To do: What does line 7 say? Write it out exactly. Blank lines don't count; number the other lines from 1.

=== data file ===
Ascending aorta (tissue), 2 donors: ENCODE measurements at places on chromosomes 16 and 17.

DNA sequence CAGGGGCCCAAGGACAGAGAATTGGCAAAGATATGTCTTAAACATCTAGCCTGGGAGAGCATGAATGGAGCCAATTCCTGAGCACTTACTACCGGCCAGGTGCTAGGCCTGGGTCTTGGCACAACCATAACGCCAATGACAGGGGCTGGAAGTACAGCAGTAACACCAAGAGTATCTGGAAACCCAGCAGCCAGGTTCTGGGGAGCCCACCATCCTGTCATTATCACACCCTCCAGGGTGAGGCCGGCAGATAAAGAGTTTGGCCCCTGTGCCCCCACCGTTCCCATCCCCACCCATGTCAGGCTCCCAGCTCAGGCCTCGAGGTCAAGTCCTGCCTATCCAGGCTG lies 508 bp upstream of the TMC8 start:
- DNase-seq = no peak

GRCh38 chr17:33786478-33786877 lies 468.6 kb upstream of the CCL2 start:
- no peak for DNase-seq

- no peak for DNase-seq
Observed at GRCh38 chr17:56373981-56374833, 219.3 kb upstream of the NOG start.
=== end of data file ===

Observed at GRCh38 chr17:56373981-56374833, 219.3 kb upstream of the NOG start.